The issue has long been under debate.
Democrats and some moderate Republicans have argued for years that expansion would bring more health care dollars into the state economy, creating medical jobs and filling a coverage void that could keep the doors open at small, rural hospitals.
Conservatives continue to resist. They argue expansion squanders federal tax dollars and saddles Kansas taxpayers with an obligation to pay for an increasingly large share of that government health insurance.
“As much as we all want to try to provide a solid safety net for people, we have to weigh that against other priorities in state government,” said James Franko, vice president and policy director of the Kansas Policy Institute.
A bipartisan majority in the Legislature voted in 2017 for expanding Medicaid, but then-Gov. Sam Brownback vetoed it. Brownback, a Republican, said in a statementthat he opposed the bill in part because of its cost and because it didn’t require recipients to work.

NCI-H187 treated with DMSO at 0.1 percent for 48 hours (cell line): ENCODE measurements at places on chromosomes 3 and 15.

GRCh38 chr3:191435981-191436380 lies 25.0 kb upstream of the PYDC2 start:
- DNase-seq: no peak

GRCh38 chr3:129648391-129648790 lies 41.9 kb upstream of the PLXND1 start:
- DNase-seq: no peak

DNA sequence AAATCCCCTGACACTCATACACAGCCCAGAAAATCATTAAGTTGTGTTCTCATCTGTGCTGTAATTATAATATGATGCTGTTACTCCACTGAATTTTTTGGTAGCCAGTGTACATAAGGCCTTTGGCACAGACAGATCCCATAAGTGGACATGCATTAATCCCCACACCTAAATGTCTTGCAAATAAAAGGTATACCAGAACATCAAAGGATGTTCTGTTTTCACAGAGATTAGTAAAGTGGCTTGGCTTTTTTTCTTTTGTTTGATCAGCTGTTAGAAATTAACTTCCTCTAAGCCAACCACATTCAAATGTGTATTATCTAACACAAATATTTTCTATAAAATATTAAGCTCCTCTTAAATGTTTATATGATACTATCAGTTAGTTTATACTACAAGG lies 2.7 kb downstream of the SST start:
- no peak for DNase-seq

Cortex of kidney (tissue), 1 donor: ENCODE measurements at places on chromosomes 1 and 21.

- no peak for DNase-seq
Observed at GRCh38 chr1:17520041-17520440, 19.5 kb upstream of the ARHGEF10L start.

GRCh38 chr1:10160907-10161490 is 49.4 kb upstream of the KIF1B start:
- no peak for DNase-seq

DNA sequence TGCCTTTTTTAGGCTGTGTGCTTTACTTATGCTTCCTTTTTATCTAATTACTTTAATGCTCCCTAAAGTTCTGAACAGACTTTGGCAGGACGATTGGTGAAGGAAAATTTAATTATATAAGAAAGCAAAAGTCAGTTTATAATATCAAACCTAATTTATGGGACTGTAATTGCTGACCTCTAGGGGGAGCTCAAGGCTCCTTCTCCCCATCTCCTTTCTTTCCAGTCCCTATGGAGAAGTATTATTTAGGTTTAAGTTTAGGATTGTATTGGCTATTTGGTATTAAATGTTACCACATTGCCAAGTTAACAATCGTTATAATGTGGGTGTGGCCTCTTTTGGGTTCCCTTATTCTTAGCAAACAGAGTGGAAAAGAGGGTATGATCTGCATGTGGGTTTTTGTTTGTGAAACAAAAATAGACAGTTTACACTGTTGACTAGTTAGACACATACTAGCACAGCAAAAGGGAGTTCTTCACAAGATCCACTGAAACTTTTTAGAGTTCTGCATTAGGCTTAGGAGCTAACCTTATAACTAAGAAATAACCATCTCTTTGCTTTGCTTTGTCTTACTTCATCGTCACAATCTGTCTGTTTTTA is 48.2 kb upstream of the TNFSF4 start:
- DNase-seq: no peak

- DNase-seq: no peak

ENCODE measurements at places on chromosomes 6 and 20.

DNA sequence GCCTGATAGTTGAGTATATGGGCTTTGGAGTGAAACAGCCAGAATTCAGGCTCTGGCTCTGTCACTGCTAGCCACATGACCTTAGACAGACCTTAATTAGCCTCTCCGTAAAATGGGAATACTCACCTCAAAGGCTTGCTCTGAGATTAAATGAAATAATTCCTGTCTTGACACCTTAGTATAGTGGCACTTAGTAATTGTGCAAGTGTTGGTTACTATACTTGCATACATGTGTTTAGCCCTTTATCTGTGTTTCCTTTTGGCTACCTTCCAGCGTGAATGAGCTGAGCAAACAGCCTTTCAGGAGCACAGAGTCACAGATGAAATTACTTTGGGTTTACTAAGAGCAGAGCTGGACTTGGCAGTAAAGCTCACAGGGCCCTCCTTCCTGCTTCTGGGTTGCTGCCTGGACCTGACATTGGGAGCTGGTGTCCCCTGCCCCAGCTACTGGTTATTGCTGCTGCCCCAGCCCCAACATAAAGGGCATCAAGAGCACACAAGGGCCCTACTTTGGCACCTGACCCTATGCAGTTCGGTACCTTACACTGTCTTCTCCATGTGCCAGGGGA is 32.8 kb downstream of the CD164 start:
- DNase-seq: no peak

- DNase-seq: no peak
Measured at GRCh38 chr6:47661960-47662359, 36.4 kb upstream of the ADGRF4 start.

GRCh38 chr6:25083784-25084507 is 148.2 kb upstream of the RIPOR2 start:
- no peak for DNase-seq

Gov. Jeff Colyer, also a Republican, served as lieutenant governor in Brownback’s administration and has followed his lead in supporting Medicaid work requirements and opposing the Affordable Care Act — including expansion.
The 2018 governor’s race will decide the issue in Kansas for years to come.
Medicaid certainly won’t expand if Republican Secretary of State Kris Kobach wins the race. Democratic state Sen. Laura Kelly has promised to sign a bill approving expansion in her first year. Independent Greg Orman also says he supports expansion.
“The governor is extremely important,” said April Holman, executive director of the Alliance for a Healthy Kansas, who advocates for expansion. “If we don’t have a governor who supports expansion, we probably would have a similar result to what we have had in the past.”